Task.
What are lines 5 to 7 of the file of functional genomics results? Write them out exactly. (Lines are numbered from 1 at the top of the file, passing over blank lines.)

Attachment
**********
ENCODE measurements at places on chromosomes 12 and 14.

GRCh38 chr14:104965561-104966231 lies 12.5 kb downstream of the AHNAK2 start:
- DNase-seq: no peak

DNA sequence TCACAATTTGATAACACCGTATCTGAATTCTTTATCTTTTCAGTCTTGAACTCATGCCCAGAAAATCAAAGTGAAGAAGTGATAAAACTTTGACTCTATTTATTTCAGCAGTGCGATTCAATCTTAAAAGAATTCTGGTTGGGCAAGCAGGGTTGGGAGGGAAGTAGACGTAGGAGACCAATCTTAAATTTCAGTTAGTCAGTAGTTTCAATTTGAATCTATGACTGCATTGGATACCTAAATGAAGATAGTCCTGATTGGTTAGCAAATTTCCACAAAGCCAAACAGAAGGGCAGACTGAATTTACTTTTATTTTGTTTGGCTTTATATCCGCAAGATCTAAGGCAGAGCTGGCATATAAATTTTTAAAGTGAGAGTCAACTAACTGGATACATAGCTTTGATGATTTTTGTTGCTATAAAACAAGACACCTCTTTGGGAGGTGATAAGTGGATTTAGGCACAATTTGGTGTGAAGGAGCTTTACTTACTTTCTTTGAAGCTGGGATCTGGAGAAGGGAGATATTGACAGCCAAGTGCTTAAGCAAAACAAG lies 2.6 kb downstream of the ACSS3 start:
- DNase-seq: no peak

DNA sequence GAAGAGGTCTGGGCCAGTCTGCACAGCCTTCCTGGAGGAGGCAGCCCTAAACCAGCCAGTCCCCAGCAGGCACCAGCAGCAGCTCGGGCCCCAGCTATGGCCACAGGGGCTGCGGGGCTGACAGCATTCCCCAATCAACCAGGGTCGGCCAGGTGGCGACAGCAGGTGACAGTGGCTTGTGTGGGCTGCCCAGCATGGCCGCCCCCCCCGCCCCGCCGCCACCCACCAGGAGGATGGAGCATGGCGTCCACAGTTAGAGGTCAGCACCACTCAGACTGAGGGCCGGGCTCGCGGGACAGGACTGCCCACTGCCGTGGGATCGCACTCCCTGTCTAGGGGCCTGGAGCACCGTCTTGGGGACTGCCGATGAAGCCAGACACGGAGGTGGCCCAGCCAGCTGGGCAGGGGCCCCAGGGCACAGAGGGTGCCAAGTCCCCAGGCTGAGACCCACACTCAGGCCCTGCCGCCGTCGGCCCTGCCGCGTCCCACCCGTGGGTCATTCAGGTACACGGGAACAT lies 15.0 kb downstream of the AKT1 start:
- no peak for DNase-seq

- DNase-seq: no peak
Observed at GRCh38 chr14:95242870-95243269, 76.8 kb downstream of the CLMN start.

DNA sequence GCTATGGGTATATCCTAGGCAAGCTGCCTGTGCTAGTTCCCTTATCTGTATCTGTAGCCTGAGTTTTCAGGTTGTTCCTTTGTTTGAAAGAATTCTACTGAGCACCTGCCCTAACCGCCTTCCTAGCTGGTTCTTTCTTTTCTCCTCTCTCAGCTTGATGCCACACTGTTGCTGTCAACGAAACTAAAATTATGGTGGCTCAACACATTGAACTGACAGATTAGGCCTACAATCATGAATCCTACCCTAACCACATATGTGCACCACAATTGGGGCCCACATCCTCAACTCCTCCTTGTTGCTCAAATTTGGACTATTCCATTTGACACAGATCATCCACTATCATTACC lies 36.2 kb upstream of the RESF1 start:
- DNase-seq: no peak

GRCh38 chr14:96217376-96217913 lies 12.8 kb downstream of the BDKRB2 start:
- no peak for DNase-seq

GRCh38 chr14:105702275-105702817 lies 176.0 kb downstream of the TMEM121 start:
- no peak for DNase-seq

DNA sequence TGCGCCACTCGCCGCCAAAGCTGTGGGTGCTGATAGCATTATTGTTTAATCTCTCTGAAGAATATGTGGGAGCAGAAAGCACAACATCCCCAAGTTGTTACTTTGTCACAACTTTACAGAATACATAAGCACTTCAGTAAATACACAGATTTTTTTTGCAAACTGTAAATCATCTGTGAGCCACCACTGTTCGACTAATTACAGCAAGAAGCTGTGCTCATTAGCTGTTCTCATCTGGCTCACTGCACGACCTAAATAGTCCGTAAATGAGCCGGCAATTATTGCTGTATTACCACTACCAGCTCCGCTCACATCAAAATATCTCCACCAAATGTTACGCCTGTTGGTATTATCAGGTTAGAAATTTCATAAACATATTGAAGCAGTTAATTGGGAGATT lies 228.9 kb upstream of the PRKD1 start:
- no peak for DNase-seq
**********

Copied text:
- DNase-seq: no peak

DNA sequence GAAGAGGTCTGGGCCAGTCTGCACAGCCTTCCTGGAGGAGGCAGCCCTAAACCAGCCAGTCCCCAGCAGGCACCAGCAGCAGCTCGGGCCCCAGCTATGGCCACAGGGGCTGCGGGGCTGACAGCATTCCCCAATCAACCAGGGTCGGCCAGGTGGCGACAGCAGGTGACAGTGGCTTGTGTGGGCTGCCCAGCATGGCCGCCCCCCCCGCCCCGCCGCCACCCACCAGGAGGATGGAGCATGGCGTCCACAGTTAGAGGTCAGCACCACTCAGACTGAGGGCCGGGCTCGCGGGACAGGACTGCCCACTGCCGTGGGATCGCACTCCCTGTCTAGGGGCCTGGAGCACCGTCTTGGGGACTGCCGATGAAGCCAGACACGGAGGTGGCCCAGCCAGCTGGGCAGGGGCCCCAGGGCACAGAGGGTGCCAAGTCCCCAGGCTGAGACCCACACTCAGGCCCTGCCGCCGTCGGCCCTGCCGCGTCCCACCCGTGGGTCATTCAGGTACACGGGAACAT lies 15.0 kb downstream of the AKT1 start:
- no peak for DNase-seq